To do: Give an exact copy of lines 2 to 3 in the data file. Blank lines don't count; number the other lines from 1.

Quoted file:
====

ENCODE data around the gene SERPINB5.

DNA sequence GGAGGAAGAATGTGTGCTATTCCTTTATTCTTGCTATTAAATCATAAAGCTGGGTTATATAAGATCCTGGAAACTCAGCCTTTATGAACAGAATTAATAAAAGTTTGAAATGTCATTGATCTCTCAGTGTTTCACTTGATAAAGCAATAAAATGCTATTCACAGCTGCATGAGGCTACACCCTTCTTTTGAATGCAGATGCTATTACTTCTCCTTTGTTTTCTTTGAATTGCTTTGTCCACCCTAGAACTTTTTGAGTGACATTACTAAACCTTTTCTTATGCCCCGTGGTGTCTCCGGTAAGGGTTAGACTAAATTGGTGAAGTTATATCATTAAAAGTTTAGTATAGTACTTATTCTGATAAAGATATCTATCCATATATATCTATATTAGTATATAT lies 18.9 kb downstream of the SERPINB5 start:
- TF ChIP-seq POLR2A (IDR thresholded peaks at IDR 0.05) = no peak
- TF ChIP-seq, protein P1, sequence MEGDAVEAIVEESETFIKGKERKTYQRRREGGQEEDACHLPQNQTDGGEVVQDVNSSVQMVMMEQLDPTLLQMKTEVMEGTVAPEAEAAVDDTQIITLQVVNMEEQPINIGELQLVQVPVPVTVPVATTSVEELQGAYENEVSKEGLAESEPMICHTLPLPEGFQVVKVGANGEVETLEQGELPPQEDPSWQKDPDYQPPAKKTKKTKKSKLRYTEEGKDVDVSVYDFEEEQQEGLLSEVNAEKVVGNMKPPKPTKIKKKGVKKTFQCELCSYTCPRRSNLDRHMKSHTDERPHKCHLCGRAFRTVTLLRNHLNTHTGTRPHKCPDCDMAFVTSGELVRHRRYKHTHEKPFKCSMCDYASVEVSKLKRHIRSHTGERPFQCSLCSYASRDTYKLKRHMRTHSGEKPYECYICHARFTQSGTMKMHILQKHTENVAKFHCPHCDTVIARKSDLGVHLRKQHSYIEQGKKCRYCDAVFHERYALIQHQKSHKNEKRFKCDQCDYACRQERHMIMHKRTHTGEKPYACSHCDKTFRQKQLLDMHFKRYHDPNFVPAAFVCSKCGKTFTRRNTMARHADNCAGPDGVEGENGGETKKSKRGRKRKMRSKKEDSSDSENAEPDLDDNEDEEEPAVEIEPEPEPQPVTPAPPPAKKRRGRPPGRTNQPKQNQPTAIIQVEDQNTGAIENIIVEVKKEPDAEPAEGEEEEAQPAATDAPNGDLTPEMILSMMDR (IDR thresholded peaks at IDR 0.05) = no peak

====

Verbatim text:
DNA sequence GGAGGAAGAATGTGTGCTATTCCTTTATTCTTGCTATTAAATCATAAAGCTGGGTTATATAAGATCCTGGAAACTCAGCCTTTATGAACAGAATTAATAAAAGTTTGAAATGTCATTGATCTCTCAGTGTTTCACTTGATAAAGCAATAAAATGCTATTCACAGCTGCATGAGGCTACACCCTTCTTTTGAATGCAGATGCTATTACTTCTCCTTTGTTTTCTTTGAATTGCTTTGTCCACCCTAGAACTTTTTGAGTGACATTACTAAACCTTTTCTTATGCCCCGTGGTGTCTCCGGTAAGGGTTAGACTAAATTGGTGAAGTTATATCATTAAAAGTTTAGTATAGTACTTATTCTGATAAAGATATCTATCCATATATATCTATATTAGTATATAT lies 18.9 kb downstream of the SERPINB5 start:
- TF ChIP-seq POLR2A (IDR thresholded peaks at IDR 0.05) = no peak